by Brian J. Trowbridge
California Labor Code § 980 became effective January 1, 2013. The new law provides specific protection for employees and applicants regarding their private social media accounts. However, there are limitations and employees should be careful about their social media activities and presence.
The statute defines “Social media” broadly, as an “electronic service or account, or electronic content, including, but not limited to, videos, still photographs, blogs, video blogs, podcasts, instant and text messages, email, online services or accounts, or Internet Web site profiles or locations.”
Specifically, the new statute prevents an employer from requiring or requesting an employee or job applicant to (1) disclose a username or password for the purpose of accessing personal social media, (2) access personal social media in the presence of the employer, or (3) divulge any personal social media.
The employee is also protected from discharge, discipline, threats of discipline, or other retaliation by the employer for not complying with a request or demand that violates these protections.
The new statute does not prevent employers from exercising their existing rights and obligations regarding an investigation of an employee’s misconduct or an employee’s violation of laws or regulations, as long as the Social media content is used only for purposes of investigation or the related proceeding.
Additionally, the statute allows for an employer to require or request disclosure of passwords or usernames for employer-issued electronic devices.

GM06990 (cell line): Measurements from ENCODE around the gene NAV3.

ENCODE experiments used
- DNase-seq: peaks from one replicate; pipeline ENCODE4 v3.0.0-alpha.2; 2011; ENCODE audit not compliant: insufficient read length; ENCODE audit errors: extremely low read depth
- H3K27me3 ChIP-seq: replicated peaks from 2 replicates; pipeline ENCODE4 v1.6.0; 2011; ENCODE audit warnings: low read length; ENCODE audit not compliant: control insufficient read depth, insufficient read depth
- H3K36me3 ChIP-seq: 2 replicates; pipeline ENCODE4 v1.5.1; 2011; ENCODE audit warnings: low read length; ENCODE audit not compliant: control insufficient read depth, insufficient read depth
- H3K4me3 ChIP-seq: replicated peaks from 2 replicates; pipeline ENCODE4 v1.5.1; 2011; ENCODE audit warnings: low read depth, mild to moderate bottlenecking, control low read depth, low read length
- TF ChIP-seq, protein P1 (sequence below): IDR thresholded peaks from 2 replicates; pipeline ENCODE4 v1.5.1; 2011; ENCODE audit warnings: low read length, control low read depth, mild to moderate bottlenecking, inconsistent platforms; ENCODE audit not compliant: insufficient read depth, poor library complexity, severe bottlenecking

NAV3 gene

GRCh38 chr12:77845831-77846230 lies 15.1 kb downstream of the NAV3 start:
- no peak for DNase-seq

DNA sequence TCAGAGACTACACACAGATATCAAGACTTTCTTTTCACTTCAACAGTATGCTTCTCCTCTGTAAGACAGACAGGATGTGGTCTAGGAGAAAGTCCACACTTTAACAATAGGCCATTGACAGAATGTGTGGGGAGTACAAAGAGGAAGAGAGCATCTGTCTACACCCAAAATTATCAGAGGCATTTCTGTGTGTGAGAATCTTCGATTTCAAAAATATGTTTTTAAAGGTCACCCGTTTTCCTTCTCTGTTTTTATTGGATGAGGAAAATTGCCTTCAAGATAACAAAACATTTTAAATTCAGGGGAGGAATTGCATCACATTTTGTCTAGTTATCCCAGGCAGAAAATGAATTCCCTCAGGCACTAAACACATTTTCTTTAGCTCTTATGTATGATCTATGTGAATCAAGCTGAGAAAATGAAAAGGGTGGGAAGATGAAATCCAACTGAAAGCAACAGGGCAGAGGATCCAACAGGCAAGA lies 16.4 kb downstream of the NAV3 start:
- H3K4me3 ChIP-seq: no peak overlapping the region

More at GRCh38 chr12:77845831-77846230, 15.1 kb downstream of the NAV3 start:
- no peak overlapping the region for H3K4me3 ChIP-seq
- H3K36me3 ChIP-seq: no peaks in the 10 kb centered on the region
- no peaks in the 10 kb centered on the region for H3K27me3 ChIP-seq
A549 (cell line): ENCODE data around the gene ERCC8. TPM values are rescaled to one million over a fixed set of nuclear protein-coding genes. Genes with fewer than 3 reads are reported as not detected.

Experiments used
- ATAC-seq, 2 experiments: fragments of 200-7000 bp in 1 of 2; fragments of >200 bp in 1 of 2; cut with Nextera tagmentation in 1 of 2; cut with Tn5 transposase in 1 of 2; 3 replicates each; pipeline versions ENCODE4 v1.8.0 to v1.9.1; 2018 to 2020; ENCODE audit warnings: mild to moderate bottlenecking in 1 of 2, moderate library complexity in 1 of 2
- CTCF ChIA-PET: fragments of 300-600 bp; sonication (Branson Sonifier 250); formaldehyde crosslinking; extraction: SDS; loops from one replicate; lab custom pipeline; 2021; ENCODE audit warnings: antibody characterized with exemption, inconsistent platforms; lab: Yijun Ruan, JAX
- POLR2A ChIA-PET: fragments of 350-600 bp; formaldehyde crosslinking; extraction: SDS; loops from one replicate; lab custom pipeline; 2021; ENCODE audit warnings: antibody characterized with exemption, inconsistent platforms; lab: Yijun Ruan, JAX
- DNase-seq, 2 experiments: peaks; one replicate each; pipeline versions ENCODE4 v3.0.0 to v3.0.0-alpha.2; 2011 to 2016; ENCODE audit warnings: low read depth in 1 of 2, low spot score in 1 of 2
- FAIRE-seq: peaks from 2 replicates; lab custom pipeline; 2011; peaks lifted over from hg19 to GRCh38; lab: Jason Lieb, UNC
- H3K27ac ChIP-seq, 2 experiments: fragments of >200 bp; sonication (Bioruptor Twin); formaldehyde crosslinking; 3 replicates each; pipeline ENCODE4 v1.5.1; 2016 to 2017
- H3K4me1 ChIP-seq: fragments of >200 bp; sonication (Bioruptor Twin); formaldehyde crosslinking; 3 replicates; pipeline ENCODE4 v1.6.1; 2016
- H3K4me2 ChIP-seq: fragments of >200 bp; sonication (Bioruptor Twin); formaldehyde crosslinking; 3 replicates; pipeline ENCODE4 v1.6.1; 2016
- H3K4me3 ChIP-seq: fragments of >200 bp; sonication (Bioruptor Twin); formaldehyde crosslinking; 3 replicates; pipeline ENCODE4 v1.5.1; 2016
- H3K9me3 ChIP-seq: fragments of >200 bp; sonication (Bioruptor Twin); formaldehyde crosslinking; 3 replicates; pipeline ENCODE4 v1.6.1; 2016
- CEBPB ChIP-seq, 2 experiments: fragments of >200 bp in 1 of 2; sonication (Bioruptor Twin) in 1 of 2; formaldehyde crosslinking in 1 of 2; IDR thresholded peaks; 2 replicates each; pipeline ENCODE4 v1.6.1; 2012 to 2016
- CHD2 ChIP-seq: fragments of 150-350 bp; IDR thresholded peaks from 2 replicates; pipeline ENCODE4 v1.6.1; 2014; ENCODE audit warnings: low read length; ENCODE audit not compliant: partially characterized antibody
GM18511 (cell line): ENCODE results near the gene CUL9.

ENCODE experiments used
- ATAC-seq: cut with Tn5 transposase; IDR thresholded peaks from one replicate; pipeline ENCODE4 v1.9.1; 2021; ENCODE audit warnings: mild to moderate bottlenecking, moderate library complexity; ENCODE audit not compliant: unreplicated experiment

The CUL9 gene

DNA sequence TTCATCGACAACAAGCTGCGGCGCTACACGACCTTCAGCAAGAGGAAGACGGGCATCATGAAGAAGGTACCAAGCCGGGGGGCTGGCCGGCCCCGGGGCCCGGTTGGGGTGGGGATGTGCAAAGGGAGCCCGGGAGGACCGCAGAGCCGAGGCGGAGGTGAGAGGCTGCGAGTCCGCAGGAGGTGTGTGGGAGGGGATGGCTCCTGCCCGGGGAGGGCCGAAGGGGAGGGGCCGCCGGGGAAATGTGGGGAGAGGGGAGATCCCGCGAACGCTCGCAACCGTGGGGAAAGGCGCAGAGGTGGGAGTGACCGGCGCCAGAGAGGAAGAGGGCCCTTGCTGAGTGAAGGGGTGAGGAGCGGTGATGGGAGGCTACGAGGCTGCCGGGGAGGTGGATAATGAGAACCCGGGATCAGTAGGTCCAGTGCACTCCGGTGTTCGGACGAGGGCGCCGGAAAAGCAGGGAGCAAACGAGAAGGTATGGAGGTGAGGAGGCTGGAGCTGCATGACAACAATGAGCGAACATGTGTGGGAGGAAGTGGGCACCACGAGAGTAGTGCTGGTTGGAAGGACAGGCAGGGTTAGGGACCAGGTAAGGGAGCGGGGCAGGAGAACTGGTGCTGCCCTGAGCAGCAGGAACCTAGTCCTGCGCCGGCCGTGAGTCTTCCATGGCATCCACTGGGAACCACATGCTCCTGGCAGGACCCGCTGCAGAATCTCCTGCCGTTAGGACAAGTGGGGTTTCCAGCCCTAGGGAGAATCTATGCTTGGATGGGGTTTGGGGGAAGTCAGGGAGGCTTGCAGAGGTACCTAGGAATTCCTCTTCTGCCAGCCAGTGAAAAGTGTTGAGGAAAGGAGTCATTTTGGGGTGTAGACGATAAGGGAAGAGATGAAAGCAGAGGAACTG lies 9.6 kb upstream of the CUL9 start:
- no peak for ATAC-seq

Section 980 provides some clarity in the relatively new, and constantly changing, world of social media and technology. Employers are using social media to screen potential employees and to supervise existing ones. Under this new law, an employer cannot request or force an employee to give access, to access in front of, or to divulge Social media information to the employer absent some investigation related to a specific violation of laws or policies. However, an employer can likely access public social media information of its employees and applicants, but the employer probably cannot use this information if it relates to some protected status under existing law.
The law does not specify what is defined as an employer-issued electronic device. Many employers offer to split costs on smart phones and their service plans so that the employee can use the phone for work and personal use and not have to carry two phones. Thus, there will likely be litigation or future legislation on this issue.
To date, there is still little analysis or published case law discussing the reach or limitations of California Labor Code § 980. However, this is likely to change as social media continues to grow in size and importance in our society.
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